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Iron Deficiency Anaemia (IDA): Diagnosis, Symptoms and Causes

Iron deficiency anaemia

Due to the change in the modern diet, it has become easy to get anaemia, Iron Deficiency Anaemia (IDA) is one of the most common diseases, especially among children.

People usually get anaemia when the haemoglobin level in the blood is low, which has many causes.

Iron contributes to the production of red blood cells responsible for transporting food and oxygen to the cells of the body, without iron the body cannot manufacture adequate quantities of them, which causes this type of disease.

To treat this disease, it may be necessary to supplement food containing mainly iron or change the diet completely if necessary.

Iron Deficiency Anaemia Diagnosis

Iron deficiency anaemia (IDA) is diagnosed by blood tests that must include a complete blood count (CBC).

Additional tests may be ordered to assess serum ferritin and iron levels and iron or transferrin binding capacity.

In a person with iron deficiency anaemia, these tests usually show the following results:

  • Haemoglobin and haematocrit is low 
  • Mean cell volume (MCV) is low 
  • Ferritin is low
  • serum iron is low 
  • transferrin rate is high
  • Iron content is low 

In severe iron deficiency, the white blood cell count is low and the platelet count is low or high.

Symptoms of IDA

The patient may not notice any symptoms of iron deficiency until it decreases to very low levels.

Symptoms of Iron deficiency anaemia include:

  • Extreme tiredness
  • Pallor  skin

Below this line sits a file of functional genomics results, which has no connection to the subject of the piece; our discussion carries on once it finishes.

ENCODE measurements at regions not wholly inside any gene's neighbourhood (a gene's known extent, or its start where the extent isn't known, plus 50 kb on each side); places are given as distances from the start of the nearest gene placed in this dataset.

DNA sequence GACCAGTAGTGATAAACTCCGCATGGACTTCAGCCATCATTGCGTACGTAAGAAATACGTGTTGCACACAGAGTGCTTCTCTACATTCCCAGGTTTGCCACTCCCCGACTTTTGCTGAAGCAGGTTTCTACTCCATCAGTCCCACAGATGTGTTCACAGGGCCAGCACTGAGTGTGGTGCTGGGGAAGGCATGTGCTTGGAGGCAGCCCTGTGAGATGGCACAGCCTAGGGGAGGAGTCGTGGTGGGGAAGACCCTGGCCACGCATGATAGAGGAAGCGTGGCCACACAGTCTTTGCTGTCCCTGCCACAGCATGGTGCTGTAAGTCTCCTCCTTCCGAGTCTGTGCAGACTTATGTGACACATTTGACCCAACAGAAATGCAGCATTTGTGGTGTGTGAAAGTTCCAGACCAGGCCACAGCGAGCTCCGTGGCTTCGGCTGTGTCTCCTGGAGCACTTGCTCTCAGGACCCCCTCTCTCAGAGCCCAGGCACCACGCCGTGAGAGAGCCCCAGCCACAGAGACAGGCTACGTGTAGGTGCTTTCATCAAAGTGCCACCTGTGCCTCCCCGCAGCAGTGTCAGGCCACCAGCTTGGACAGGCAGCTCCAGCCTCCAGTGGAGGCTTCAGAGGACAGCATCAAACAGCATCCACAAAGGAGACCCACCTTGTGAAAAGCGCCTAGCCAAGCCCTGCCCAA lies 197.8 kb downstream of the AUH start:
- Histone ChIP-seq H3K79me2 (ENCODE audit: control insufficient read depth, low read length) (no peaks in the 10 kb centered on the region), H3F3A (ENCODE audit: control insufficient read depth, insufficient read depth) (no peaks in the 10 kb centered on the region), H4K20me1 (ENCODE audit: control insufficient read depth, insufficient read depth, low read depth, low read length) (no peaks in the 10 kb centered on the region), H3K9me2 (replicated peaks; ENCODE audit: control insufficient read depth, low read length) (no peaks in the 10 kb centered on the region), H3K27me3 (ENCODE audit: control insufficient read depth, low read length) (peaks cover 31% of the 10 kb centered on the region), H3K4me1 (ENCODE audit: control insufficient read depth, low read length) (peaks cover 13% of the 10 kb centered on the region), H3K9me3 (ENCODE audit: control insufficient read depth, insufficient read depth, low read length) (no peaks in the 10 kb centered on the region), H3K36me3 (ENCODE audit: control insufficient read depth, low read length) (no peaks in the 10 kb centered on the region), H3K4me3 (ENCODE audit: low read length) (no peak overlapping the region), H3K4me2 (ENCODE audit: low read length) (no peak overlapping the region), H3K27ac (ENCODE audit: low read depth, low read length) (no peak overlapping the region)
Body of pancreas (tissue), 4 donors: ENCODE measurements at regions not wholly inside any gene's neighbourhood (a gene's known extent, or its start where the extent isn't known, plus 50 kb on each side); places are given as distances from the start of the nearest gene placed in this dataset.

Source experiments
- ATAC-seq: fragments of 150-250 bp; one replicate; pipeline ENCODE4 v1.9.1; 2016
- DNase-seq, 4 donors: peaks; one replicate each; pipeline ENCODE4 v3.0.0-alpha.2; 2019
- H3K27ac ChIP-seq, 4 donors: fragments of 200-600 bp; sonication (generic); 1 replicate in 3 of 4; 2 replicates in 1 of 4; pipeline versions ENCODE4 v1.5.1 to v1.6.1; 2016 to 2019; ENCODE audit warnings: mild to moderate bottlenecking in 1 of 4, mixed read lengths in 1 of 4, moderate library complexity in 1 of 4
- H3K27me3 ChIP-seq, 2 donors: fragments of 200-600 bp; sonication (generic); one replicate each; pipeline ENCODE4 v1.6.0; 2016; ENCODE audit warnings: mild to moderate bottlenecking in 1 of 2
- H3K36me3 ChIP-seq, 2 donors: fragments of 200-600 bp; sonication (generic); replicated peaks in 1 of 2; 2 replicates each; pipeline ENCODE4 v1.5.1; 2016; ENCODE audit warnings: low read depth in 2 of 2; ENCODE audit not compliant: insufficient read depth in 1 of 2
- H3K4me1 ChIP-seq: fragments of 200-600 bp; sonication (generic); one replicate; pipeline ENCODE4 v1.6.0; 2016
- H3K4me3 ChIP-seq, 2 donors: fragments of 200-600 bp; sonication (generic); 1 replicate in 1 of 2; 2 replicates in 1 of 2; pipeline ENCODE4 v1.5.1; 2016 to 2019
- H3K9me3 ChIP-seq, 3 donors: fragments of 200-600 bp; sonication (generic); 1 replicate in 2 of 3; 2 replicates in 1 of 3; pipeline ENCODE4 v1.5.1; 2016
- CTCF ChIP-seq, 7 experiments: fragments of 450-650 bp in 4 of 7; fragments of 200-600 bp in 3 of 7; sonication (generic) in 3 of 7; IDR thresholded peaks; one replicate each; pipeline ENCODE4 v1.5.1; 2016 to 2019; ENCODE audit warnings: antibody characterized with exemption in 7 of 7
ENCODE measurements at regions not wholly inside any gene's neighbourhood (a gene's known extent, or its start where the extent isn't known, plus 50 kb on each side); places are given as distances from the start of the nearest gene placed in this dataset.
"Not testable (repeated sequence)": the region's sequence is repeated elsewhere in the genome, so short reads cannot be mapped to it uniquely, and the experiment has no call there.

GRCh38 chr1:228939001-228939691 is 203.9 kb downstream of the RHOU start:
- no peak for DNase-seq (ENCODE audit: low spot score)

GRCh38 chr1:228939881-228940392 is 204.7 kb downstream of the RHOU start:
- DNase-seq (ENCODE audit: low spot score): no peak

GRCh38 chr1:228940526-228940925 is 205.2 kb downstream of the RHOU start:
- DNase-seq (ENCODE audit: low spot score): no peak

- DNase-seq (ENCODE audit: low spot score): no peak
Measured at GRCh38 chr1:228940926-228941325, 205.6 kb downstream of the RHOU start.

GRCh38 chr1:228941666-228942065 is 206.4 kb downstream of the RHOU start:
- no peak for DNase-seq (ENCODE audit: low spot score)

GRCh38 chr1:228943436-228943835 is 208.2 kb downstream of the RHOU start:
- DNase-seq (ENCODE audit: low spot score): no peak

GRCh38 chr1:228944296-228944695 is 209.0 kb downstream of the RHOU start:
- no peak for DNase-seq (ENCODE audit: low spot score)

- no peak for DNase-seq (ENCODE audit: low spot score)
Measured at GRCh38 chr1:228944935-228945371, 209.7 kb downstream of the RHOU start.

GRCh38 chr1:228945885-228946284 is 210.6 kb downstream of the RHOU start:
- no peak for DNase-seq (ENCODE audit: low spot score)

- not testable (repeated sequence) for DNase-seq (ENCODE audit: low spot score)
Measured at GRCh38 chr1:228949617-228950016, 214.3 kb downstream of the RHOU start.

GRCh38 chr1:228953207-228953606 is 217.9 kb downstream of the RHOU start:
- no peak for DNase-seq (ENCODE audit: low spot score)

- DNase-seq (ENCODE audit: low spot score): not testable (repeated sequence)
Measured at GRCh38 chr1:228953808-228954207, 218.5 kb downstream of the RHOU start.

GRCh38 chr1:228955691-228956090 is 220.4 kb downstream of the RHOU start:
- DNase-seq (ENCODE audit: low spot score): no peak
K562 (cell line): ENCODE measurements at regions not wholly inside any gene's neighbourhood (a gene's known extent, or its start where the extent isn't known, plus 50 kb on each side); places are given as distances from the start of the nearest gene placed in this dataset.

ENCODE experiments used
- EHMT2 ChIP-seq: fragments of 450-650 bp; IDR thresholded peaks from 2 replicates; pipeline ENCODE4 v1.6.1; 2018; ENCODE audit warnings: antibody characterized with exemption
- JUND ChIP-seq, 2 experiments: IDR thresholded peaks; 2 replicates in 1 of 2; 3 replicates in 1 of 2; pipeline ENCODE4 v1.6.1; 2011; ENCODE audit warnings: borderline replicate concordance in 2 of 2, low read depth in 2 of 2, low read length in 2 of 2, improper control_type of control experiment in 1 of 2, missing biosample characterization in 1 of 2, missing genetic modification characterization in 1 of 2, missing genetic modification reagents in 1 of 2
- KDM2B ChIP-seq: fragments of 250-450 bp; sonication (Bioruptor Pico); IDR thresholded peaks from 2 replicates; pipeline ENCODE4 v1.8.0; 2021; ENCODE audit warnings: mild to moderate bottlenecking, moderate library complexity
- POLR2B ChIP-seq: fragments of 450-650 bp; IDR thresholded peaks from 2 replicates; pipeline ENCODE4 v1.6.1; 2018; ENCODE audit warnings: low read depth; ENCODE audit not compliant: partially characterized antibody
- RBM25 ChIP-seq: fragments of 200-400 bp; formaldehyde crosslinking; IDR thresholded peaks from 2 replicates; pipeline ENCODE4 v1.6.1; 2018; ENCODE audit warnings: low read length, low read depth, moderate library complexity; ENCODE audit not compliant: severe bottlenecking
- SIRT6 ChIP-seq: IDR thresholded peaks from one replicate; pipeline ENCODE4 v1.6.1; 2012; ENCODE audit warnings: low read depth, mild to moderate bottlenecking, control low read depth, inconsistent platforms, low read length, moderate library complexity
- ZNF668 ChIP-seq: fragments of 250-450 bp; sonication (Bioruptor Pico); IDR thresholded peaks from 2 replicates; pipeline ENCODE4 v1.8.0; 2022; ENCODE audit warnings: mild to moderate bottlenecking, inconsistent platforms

• Chest pain, fast heartbeat, or shortness of breath
  • Headache, dizziness, or dizziness
  • Cold feet and hands
  • Tongue infections
  • Brittle nails
  • Poor appetite, especially in infants and children who have IDA

Iron deficiency anaemia causes

Haemoglobin gives blood its red colour and helps red blood cells carry oxygen-rich blood in the human body.

Anaemic patients mainly suffer from insufficient amounts of haemoglobin, so they experience the above symptoms.

Causes of iron deficiency anaemia include:

Blood loss

When a person loses large amounts of blood, this causes the loss of large amounts of iron and haemoglobin mainly.

Women are more likely than men to develop anaemia in general, due to the blood they lose during menstruation and post-partum.

Anaemia may also be an indication of internal bleeding in the gut or other organs within the body

Bad diet

Iron from food is the main source on which the body relies heavily.

Therefore, a person must maintain a balanced diet that contains all the nutrients necessary for the body

Inability to absorb iron

Due to one disease or another in the gut, iron absorption may be inhibited in one way or another.

Also, much of the iron is not absorbed when surgical procedures such as removal of parts of the intestine or sleeve gastrectomy are performed.

 Iron-rich foods

  • Meat: Beef, or lamb, especially organ meats such as the liver.
  • Poultry: chicken, turkey and duck, especially liver and dark meat.
  • Fish especially oysters and sardines.
  • Green leaves such as green cabbage including broccoli and kale.
  • Grains like green peas and kidney beans.

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